GI6007S - Public Diplomacy and Global Communication (2017/18)
|Module specification||Module approved to run in 2017/18|
|Module title||Public Diplomacy and Global Communication|
|Module level||Honours (06)|
|Credit rating for module||15|
|School||School of Social Sciences|
|Total study hours||150|
|Running in 2017/18||
This cutting-edge module explores one of the most exciting and rapidly expanding fields of contemporary diplomatic studies and an area which has seen a wide variety of innovations in state practice in recent years. As public opinion has come to be seen as increasingly influential and important in world politics, states and other international actors have rediscovered public and cultural diplomacy, a form of diplomatic practice in which states engage with publics both abroad and at home. Due to changes in global communications, this form of diplomacy is undergoing rapid change, which makes it especially interesting and important.
The module examines the changing nature of public and cultural diplomacy in the context of the evolution of global political communications. It explores the nature of international political communication, evaluating key concepts such as propaganda, place branding and strategic communications, and examines the role of culture in world politics more broadly, including media such as film and the internet, as well as key actors such as celebrity diplomats. It explores competing definitions and interpretations of public and cultural diplomacy, along with how their practice has changed in recent decades, especially since the end of the Cold War.
The module has the following aims:
1. To examine the role of public diplomacy in world politics;
2. To explore the public diplomacy strategies and techniques employed by states and other actors in the international system;
3. To analyse the nature of contemporary international political communications;
4. To examine the role of non-state actors, such as celebrities, in global political communication.
Exploring public diplomacy, strategic communications, nation branding and propaganda; the origins and evolution of public and cultural diplomacy; the roles of diplomatic institutions and non-state actors in public diplomacy; the evolving nature of international political communication; the challenges of public diplomacy after 9/11; the public diplomacy of specific states and organisations, such as the UK, Canada, China and the EU.
Learning and teaching
Teaching will comprise weekly lectures and seminars. The seminar will involve small group discussions, debates and group work. The module makes extensive use of blended learning, with full use of the dedicated WebLearn site for the module.
Reflective and independent learning will be encouraged through the regular interactive lectures and seminar discussions. Students will be required to attend all classes, to engage in the set activities, to prepare in advance by attempting assigned readings, to complete coursework ahead of deadlines, to access markers’ comments on their work and act on the feedback they receive.
On successful completion of this module students will be able to:
1. Demonstrate an understanding of the changing nature of the global communications order and the place of states and other actors within it.
2. Evaluate the major theoretical and conceptual perspectives on public diplomacy and international political communication.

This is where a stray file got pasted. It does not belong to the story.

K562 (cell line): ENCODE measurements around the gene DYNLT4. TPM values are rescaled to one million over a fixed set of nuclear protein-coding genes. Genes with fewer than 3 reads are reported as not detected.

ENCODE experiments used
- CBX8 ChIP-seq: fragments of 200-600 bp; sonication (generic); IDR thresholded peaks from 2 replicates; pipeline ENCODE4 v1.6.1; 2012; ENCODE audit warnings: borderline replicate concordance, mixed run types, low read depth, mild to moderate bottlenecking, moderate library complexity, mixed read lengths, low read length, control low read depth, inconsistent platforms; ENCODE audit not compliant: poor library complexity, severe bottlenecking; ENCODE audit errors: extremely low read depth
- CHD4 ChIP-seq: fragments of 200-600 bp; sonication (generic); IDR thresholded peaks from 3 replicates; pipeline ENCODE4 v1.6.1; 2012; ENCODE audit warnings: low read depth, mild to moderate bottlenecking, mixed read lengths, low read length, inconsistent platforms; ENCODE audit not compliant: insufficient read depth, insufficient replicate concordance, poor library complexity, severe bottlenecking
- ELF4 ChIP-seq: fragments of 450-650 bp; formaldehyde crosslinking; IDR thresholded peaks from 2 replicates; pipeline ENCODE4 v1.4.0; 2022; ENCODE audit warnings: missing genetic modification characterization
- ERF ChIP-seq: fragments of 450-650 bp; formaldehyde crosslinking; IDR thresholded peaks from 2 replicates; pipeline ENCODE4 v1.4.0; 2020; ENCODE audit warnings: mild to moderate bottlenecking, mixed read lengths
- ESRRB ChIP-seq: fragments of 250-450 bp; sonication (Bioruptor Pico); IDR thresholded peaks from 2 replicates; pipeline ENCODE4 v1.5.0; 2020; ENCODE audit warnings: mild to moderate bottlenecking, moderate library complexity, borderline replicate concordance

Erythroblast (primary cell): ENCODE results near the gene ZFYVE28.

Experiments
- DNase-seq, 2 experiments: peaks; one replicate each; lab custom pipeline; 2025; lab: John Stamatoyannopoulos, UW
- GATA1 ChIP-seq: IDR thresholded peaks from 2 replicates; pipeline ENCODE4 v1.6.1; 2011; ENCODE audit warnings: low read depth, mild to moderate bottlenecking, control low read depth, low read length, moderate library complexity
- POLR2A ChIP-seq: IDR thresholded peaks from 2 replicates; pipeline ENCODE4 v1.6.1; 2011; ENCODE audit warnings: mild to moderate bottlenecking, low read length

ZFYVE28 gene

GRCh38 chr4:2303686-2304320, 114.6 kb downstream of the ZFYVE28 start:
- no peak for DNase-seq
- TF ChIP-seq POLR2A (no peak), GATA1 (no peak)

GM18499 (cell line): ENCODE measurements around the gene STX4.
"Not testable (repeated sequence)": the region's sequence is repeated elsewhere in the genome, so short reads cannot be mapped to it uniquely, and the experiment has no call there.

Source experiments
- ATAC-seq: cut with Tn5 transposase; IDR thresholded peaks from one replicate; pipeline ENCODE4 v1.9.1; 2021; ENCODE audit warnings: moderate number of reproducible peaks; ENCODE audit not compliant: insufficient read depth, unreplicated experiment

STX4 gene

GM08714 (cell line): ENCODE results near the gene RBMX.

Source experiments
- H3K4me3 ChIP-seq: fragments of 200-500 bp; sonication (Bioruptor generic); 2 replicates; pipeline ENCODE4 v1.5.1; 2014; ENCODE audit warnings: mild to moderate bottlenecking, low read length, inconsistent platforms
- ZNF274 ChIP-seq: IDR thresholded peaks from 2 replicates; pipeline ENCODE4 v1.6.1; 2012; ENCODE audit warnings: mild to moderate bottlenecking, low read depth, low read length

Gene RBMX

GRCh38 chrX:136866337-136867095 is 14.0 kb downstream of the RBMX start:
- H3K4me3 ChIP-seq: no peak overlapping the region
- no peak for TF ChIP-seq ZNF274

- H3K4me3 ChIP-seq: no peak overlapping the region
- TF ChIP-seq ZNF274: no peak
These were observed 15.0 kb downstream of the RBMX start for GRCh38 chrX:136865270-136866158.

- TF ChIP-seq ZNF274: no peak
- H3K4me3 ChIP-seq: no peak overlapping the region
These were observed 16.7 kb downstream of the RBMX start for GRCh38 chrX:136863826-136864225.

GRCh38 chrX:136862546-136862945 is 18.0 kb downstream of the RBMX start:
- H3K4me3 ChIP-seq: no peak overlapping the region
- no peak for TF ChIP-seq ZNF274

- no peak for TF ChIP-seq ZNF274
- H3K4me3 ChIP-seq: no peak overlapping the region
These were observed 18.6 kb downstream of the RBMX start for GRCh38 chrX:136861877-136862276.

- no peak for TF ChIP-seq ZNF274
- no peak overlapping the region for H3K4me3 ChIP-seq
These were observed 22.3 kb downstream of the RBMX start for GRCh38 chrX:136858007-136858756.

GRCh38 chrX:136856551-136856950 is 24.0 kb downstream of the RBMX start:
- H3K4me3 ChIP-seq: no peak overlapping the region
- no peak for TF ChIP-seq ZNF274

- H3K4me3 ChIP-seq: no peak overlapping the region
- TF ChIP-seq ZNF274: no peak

3. Analyse the relationships between state and non-state actors in contemporary public diplomacy and international political communication.
4. Apply their resulting analytical expertise to write and comment with authority on the subject of public diplomacy and global communication.
This module is assessed by a 2500-word essay from a list of essay questions.
Alleyne, M. D. (2003) Global Lies? Propaganda, the UN and the World Order. Houndmills, Basingstoke: Palgrave Macmillan
Arndt, R. (2007) The First Resort of Kings: American Cultural Diplomacy in the Twentieth Century. Dulles, VA: Potomac Books
Bound, K., Briggs, R., Holden, J. and Jones, S. (2007) Cultural Diplomacy. London: Demos
Cooper, A. F. (2008) Celebrity Diplomacy. Boulder, CO: Paradigm
Constantinou, C., Kerr, P. and Sharp, P. (eds) (2016), The SAGE Handbook of Diplomacy. London: SAGE.
Copeland, D. and Potter, E.H. (2008) ‘Public Diplomacy and Conflict Zones: Military Information Operations Meet Political Counter-Insurgency.’ The Hague Journal of Diplomacy, Vol. 3, No. 3
Cowan, G. and Cull, N. (eds) (2008) Public Diplomacy in a Changing World. London: SAGE
Cull, N. (2012) The Decline and Fall of the United States Information Agency: American Public Diplomacy, 1989-2001. Houndmills, Basingstoke: Palgrave Macmillan
Curtis, S. and Jaine, C. (2012) ‘Public Diplomacy at Home in the UK: Engaging Diasporas and Preventing Terrorism’, The Hague Journal of Diplomacy, Vol. 7, No. 4
Finn, H. (2003) ‘The Case for Cultural Diplomacy.’ Foreign Affairs, Vol. 82, No. 6
Herman, E. S. and Chomsky, N. (1988) Manufacturing Consent. New York: Pantheon Books
Leonard, M. (2002) Public Diplomacy. London: Foreign Policy Centre
Melissen, J. (ed.) (2005) The New Public Diplomacy. Houndmills, Basingstoke: Palgrave Macmillan
Pamment, J. (2016) British Public Diplomacy and Soft Power: Diplomatic Influence and the Digital Revolution. Houndmills, Basingstoke: Palgrave Macmillan
Pigman, G. and A. Deos (2008) ‘Consuls for Hire: Private Actors, Public Diplomacy.’ Place Branding and Public Diplomacy, Vol. 4, No. 1
Rugh, W. A. (2014) Front Line Public Diplomacy: How US Embassies Communicate with Foreign Publics. Houndmills, Basingstoke: Palgrave Macmillan
Snow, N. and P. Taylor (eds) (2009) The Routledge Public Diplomacy Handbook. London: Routledge
USC Center on Public Diplomacy: http://uscpublicdiplomacy.org/
Wheeler, M. (2011) ‘Celebrity Diplomacy: United Nations’ Goodwill Ambassadors and Messengers of Peace.’ Celebrity Studies, Vol. 2, No. 1.